Just Because You’re “Right,” Doesn’t Mean You’re Right

RightDoesntMeanRightLet’s start with something we all basically agree upon: the best way to tackle the substantial functional and information needs of our stakeholders is with a comprehensive, big-ticket implementation. One that may take a long time but will deliver exactly what the business needs.

Now that’s out of the way… let’s look at reality. As much as we in IT know this to be the ideal way to operate (from an IT perspective) the business has a very different perspective.

They hate “big-ticket, long-term” projects. They like low-dollar, quick wins that solve problems today. And they are OK accepting imperfect solutions to make that happen. (Well, at least that’s what they say before they get the system.)

It DOESN’T Get Better

And don’t expect this issue to resolve itself as you get into the higher levels of an organization. The higher up the ladder you pitch your projects, the less stakeholders are likely to care about the long term and the more they will care about immediate ROI, i.e., quick monetary gains against small accomplished business objectives (the kind that look great in monthly reports and presentations).

No matter how much you cry that “But that infrastructure won’t work on such a short time frame! We need another year!” your cries will likely fall on deaf executive suite’s ears. So what’s a dedicated IT pro to do?

How do you serve your organization most effectively when your best advice and guidance is in direct opposition to what your executives want.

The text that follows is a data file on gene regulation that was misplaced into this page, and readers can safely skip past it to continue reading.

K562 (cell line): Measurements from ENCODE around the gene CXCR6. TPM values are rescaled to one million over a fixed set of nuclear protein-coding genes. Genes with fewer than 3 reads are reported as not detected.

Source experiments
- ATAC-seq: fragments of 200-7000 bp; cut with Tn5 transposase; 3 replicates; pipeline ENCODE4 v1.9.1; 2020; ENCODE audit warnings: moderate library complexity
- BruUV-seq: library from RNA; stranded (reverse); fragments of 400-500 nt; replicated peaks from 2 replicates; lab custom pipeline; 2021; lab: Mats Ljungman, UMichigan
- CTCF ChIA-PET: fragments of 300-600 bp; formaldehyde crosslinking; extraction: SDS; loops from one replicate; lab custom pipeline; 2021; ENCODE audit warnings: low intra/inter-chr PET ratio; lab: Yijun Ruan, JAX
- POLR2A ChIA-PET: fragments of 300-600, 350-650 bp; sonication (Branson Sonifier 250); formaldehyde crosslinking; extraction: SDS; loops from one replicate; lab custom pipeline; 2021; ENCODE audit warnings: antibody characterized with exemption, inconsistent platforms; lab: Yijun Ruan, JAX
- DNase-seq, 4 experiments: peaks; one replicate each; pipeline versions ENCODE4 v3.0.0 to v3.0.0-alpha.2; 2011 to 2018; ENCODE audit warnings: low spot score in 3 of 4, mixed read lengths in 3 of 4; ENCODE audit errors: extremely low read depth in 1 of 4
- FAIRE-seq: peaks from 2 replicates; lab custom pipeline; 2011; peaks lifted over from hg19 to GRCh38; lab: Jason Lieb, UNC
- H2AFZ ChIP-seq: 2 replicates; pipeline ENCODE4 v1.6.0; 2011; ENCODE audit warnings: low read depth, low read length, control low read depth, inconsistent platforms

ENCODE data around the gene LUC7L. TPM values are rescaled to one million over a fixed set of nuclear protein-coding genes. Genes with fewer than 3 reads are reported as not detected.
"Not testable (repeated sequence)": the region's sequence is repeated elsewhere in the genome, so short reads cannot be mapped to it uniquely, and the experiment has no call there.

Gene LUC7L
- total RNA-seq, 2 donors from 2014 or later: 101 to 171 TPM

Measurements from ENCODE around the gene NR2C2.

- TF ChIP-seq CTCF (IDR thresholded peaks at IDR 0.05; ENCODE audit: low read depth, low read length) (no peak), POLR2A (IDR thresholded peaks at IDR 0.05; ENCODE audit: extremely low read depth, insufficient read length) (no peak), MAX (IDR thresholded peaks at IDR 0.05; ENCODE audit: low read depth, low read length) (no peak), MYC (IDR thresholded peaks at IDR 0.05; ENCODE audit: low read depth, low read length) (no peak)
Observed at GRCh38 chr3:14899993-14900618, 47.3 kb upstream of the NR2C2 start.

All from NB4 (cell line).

A tough problem, but with an obvious solution

Your stakeholders just need to reset their expectations and start thinking more like IT, right?

Don’t hold your breath.

Getting your stakeholders to change their mindset on big-ticket IT infrastructure investment is a longshot at best. They’re under too much pressure to deliver short-term results.

So what’s a good IT pro to do? Simple, do everything you can to become an incrementalist.

An incrementalist is someone who has their eyes on the long-term vision but is able to deliver on the long term with small, measured, short-term steps.

This isn’t defeatist thinking, it’s strategic planning. By producing a steady stream of small wins (and a track record of making your stakeholders look good) you: (a) lay the foundation for your long-term plan, and (b) make it much easier to actually get the big infrastructure dollars when you really need them.

IT and the business often have opposing ideas of how to tackle projects. One thinks long-term, the other thinks short-term. Who is right?

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